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Latitude: 52.9775 / 52°58'38"N
Longitude: -2.96 / 2°57'35"W
OS Eastings: 335638
OS Northings: 342669
OS Grid: SJ356426
Mapcode National: GBR 77.JFHQ
Mapcode Global: WH89C.HFQ7
Entry Name: Outbuildings to Gwaylod House
Listing Date: 15 March 1994
Last Amended: 15 March 1994
Source ID: 14483
Building Class: Agriculture and Subsistence
Location: On the corner of the main Overton-Wrexham road and the lane leading to Asney Park Farm, close to the River Dee.
Community: Overton (Owrtyn)
Locality: Overton Bridge
Traditional County: Flintshire
House and parallel range of outbuildings adjoining to the east, including byre and smith, c1820 but possibly including elements of earlier building on the site. Brick with slate roofs, but with one wing of roughly coursed and squared rubble, raised in height in brick. The house is 2 storeyed, a 3-window range with central entrance and stair hall, but is partly built round an earlier structure which houses the smith, and which continues as the byre range to the east. Central door with overlight in moulded architrave, and casement windows with margin lights, with moulded stone sills and entablatures. Moulded wood eaves cornice. 2 axial stacks in hipped roof. 2 parallel wings to the rear, that to W probably contemporary with the house, but the E wing, which houses the smithy internally, probably part of an earlier building. It has an external staircase leading to upper doorway. Byre range to E has later lean-to extensions on street frontage, but earlier openings are visible to rear: outer and central doorways, with shuttered loft entrance and ventilation slits above. Evidence that it has been raised in height, both in the external brickwork, and internally.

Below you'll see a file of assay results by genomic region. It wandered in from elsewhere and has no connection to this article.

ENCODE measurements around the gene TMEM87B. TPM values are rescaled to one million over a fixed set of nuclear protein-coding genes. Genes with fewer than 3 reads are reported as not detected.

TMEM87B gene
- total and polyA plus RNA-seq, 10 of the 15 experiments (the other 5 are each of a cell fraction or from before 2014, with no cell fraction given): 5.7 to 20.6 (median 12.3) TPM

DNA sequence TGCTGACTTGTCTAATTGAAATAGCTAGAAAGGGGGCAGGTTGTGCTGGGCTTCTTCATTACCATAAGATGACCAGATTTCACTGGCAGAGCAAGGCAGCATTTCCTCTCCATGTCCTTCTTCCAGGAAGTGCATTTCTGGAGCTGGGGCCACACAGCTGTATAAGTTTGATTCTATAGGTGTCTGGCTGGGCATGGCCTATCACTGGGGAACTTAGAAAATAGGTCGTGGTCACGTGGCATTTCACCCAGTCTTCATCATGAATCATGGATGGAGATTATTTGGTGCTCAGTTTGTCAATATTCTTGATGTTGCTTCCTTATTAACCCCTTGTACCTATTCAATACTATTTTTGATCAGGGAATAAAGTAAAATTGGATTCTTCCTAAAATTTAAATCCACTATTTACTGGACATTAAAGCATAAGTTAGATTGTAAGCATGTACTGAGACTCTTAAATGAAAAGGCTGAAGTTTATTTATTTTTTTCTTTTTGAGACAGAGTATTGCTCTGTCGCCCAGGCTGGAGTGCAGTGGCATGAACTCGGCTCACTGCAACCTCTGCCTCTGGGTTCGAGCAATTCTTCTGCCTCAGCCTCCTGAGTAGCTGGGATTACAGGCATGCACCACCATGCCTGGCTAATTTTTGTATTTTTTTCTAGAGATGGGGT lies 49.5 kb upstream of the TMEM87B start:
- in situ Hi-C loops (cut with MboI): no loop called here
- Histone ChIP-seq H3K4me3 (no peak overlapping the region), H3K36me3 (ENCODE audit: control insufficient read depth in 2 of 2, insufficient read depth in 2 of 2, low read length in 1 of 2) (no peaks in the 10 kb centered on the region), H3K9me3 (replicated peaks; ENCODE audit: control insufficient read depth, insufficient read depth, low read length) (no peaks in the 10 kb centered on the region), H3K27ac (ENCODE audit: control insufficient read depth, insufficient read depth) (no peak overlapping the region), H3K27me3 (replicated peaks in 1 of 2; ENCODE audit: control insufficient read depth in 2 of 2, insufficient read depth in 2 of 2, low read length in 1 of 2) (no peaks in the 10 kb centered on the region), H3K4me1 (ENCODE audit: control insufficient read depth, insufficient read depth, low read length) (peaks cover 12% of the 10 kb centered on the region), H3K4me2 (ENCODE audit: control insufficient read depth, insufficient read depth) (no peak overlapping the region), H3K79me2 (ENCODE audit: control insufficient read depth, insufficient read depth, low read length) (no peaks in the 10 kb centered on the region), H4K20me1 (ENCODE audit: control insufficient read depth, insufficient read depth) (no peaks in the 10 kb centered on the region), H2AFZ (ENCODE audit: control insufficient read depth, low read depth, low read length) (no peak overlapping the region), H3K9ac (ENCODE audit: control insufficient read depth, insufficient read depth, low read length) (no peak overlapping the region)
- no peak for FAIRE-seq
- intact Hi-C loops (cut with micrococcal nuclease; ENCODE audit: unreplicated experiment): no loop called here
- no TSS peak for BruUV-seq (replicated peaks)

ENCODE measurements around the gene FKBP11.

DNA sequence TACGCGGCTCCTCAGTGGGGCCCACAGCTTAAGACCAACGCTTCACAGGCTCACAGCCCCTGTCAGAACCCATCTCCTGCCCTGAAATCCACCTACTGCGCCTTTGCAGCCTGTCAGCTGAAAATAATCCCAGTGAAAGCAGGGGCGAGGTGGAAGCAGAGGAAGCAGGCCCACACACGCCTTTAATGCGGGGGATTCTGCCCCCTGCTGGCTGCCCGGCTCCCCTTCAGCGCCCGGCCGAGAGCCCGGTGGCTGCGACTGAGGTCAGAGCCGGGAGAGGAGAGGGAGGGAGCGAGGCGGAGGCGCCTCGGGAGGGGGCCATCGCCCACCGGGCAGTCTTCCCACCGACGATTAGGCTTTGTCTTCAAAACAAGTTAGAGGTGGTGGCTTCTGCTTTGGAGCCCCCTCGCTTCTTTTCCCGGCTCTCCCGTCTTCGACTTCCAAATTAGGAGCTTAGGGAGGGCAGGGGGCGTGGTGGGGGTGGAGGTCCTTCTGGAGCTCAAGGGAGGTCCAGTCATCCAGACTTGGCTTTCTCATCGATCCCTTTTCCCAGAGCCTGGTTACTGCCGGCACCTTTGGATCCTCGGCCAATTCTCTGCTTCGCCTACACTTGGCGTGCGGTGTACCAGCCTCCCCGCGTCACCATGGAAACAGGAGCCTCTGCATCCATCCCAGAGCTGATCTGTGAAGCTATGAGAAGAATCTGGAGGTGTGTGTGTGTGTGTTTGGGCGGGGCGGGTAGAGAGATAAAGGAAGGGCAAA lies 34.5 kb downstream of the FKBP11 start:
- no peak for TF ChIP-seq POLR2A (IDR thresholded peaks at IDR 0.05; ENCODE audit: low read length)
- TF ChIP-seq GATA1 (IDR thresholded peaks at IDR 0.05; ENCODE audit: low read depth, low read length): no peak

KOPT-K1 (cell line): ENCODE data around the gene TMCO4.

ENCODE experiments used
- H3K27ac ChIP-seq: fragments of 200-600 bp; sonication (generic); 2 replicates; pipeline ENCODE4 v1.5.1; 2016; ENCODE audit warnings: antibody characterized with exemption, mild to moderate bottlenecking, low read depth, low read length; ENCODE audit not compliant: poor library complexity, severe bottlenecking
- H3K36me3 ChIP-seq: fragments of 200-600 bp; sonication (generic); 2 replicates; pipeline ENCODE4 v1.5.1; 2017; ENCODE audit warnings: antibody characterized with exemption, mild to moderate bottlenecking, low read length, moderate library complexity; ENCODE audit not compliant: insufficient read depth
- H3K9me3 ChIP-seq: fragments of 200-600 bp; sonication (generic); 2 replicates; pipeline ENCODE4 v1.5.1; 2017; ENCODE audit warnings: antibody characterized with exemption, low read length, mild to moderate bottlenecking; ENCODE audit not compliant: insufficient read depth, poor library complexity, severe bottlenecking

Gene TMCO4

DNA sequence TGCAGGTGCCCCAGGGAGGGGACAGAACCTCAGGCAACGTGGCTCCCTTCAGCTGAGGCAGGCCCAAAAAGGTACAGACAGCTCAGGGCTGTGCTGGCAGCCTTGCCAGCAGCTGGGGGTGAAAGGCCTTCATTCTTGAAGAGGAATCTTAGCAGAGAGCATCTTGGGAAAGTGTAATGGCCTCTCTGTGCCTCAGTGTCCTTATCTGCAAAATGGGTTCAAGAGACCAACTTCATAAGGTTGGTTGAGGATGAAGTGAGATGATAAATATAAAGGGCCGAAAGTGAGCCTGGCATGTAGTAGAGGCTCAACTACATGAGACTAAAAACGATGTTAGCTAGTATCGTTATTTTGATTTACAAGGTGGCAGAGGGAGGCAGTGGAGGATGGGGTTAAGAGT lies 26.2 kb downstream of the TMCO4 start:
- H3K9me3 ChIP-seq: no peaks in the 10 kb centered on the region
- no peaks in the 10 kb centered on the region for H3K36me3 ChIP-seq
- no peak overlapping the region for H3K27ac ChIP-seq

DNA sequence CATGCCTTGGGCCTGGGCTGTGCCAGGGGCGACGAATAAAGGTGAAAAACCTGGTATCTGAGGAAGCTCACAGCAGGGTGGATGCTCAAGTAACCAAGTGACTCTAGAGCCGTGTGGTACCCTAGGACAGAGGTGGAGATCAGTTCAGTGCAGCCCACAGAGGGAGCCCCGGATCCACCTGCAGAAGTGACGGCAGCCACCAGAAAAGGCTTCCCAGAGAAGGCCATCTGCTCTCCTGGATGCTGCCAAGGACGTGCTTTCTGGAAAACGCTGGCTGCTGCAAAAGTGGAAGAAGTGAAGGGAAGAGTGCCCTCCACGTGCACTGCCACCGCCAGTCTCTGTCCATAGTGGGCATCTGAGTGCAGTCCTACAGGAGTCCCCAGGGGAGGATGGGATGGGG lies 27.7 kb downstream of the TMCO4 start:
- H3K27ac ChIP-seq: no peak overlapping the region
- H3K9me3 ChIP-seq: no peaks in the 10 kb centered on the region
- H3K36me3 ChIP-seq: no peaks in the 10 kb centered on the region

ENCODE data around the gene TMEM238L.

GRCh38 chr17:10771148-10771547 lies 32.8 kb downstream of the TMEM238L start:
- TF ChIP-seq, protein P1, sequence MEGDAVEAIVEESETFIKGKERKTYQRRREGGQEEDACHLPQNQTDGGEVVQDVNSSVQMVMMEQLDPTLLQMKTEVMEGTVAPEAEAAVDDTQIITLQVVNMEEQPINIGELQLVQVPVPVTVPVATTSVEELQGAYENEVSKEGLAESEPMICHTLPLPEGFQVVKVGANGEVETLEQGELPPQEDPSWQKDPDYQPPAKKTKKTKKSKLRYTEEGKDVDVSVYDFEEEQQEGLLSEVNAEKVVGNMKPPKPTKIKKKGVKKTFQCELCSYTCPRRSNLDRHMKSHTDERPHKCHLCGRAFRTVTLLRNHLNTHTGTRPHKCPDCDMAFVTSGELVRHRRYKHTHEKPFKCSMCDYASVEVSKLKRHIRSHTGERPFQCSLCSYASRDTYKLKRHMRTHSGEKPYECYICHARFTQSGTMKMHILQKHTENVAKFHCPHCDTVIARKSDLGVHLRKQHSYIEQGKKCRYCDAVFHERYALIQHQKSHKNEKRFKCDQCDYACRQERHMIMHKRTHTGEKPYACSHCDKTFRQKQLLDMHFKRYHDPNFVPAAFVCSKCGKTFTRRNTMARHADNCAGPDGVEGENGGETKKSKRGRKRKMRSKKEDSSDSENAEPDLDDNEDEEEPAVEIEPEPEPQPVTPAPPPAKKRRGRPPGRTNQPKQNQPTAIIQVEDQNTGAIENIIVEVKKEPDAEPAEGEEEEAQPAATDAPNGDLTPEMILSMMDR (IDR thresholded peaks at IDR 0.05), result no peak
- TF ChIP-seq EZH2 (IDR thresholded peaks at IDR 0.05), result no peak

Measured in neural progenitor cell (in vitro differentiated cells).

The house retains its original plan, and has early C19 staircase with spindle balusters, swept rail and moulded tread ends. Remains of C19 forge survive inside rear wing, including double forging hearth. Apparently formerly open to the rear and later enclosed by lean-to extensions; a cast iron column carrying the lintel of the earlier opening survives. The byre range also retains its internal layout and fixtures, and is divided into 3 bays, with stalls separated by massive blocks of stone, with the iron bolting hooks still attached, in the outer bays. King-post roof, probably a secondary feature since there is evidence to suggest that the roof has been raised.
A fine example of a small early C19 house, together with its agricultural outbuildings, which is particularly remarkable for the survival of the smithy.
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